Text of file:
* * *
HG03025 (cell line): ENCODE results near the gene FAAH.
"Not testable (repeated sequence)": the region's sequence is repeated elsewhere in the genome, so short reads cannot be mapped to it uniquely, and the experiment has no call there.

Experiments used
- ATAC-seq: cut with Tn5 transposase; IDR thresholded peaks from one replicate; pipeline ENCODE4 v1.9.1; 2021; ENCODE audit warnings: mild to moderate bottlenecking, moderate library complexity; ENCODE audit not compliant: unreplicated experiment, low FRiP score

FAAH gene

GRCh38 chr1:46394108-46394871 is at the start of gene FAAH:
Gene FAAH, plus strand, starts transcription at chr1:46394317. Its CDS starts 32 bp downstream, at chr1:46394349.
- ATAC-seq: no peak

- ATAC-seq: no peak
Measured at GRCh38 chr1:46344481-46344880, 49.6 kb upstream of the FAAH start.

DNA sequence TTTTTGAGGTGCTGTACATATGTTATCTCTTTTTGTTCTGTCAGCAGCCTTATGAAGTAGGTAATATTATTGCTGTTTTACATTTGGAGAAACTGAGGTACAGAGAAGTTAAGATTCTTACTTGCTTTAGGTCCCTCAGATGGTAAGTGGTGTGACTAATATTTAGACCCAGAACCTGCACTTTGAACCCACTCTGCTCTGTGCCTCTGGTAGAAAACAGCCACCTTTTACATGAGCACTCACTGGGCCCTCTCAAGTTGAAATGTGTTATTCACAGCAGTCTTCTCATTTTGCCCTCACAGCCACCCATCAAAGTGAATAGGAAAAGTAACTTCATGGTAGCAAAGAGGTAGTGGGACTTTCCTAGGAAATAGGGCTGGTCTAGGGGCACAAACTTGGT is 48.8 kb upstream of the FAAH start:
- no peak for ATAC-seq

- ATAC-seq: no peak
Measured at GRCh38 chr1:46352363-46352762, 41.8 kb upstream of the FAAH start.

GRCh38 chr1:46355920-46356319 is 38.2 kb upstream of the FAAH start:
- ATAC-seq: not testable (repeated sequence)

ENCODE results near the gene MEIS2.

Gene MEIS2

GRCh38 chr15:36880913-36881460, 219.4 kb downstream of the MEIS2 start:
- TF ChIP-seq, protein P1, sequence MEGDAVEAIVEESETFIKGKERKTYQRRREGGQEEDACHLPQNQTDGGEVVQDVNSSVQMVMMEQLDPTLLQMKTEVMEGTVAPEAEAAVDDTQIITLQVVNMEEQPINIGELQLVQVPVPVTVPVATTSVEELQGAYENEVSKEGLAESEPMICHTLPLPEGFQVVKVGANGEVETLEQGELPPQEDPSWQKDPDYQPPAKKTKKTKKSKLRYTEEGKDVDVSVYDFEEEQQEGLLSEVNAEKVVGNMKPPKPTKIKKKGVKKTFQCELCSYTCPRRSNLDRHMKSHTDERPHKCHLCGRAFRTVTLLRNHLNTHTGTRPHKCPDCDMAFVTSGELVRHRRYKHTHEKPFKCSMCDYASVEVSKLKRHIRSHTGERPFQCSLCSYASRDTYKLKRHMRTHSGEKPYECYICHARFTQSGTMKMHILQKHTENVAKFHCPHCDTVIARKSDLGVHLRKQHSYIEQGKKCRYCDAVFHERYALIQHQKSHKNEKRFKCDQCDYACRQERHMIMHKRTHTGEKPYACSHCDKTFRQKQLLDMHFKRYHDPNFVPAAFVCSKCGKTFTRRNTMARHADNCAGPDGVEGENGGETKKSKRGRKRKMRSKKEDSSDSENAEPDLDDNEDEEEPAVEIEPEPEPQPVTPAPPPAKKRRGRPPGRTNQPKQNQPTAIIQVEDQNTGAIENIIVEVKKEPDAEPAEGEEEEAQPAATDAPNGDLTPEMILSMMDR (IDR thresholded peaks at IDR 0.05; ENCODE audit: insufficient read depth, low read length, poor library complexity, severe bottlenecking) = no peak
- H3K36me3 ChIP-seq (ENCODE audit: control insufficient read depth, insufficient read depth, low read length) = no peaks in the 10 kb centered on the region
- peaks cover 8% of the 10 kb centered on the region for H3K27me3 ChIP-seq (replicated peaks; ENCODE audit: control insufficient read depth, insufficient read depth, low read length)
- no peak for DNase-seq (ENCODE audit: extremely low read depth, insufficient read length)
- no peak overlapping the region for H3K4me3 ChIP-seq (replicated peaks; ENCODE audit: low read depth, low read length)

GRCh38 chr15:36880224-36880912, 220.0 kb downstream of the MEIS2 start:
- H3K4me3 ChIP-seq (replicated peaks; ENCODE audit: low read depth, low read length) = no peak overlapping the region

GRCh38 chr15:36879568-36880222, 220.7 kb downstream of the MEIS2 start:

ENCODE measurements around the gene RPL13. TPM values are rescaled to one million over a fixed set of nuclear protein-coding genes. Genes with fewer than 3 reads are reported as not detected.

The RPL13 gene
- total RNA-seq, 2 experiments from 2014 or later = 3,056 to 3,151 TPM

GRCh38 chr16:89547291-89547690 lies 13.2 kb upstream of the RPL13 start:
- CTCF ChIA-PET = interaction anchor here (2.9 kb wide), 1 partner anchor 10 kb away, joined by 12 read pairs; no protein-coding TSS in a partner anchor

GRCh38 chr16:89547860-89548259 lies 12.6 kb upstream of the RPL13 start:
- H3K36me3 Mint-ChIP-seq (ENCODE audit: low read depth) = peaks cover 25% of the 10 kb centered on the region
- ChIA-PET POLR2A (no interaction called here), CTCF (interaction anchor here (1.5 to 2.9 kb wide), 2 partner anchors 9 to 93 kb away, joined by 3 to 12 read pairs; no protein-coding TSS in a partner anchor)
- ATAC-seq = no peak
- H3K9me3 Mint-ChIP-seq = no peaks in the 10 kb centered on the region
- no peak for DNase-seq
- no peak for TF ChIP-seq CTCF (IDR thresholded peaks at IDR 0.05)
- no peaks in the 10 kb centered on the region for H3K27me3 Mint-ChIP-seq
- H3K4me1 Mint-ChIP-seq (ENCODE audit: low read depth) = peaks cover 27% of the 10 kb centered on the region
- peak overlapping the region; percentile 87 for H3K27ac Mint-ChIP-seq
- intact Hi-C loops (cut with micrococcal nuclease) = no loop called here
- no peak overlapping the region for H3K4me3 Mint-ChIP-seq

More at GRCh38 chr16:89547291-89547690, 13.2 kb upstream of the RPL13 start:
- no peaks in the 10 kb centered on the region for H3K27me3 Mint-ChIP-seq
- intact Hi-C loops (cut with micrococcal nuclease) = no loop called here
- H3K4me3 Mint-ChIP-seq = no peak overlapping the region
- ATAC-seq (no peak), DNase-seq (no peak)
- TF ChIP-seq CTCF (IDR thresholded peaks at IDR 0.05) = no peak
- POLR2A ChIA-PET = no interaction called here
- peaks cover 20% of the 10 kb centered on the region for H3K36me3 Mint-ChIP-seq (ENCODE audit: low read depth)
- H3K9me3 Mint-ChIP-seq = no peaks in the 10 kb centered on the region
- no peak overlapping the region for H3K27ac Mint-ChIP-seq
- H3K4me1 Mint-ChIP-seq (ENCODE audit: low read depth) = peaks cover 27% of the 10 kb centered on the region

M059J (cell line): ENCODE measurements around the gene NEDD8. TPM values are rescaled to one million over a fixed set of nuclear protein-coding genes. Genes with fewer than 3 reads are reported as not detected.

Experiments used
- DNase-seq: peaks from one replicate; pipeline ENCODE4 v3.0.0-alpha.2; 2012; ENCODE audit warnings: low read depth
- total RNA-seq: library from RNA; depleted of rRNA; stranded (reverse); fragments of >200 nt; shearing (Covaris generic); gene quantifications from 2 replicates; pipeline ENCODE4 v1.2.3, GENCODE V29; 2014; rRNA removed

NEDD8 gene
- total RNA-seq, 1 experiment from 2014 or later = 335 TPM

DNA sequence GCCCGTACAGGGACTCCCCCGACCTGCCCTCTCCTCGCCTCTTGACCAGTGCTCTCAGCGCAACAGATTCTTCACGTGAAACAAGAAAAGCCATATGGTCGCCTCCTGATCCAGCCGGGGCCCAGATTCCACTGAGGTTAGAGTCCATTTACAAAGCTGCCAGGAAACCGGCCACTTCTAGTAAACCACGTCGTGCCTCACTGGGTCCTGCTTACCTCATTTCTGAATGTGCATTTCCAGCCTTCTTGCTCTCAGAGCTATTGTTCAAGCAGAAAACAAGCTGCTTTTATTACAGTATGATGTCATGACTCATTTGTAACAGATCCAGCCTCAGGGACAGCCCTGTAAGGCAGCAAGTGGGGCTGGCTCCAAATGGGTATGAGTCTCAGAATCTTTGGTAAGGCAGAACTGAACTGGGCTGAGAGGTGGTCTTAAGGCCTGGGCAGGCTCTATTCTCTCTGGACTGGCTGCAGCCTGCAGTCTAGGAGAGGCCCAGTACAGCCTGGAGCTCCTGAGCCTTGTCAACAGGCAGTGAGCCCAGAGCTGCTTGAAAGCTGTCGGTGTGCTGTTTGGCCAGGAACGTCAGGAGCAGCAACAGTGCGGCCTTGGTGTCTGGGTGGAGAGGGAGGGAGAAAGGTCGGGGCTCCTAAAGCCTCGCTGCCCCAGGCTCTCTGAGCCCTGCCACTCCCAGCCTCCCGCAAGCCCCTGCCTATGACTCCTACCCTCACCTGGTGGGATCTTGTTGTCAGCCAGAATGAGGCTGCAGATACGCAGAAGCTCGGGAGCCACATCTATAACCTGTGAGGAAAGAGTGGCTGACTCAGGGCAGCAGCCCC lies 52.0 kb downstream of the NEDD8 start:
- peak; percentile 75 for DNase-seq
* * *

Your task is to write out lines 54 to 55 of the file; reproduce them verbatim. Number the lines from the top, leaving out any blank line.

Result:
- no peak overlapping the region for H3K27ac Mint-ChIP-seq
- H3K4me1 Mint-ChIP-seq (ENCODE audit: low read depth) = peaks cover 27% of the 10 kb centered on the region